Chinese wisteria (Wisteria sinensis) blooms cascading down from tall trees are among our most beautiful spring flowers. However, this exotic import also has an ugly side.
Chinese wisteria was brought to North America in 1816. It quickly became so popular throughout the south it was planted alongside porches, gardens, walls and arbors.
However, it quickly became apparent that this aggressive vine has a dark side. It seems that it just will not stay put. As such, its seeds and long sinewy vines enabled Chinese wisteria to quickly spread across the countryside to such an extent that today many believe that it is native plant.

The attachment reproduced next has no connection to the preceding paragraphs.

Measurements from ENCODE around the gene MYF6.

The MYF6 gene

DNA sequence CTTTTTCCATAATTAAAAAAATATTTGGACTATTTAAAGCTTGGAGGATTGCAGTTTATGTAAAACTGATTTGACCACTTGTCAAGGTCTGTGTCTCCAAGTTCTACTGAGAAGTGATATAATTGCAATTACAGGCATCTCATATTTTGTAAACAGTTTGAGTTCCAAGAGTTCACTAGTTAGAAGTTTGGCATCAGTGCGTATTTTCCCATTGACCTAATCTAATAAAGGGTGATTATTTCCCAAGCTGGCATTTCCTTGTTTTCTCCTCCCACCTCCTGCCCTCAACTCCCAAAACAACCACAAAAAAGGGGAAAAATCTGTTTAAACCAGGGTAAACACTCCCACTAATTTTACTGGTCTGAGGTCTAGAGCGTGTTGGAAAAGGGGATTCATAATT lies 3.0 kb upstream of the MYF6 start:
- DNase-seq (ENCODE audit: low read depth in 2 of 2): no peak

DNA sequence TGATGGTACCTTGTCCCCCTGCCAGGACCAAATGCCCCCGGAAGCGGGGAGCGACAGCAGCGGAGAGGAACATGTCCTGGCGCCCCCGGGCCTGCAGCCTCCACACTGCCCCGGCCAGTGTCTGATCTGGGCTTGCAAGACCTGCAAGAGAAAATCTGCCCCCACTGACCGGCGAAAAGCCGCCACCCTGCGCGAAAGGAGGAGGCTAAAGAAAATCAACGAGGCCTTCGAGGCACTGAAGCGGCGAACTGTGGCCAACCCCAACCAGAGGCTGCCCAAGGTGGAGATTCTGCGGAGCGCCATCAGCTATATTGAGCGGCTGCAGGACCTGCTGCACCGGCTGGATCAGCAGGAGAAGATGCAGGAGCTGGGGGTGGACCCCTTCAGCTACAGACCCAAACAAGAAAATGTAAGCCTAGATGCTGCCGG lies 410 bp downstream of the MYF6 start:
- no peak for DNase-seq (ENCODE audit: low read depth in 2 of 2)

When wisteria spreads it smothers out native plant communities and will even girdle trees as it makes it way to the tops of the tallest trees.
As a result, homeowners, and land managers have long been trying to eradicate Chinese wisteria. Although it has been repelled and even eradicated in some locales, this is a war that will not end soon.
If you enjoy the sight and scent of wisteria blossoms in your yard don’t turn to Chinese or its equally invasive close relative Japanese wisteria (Wisteria floribunda); instead plant our native American wisteria (Wisteria frutescens). This vine is not invasive and will display a bounty of gorgeous blossoms.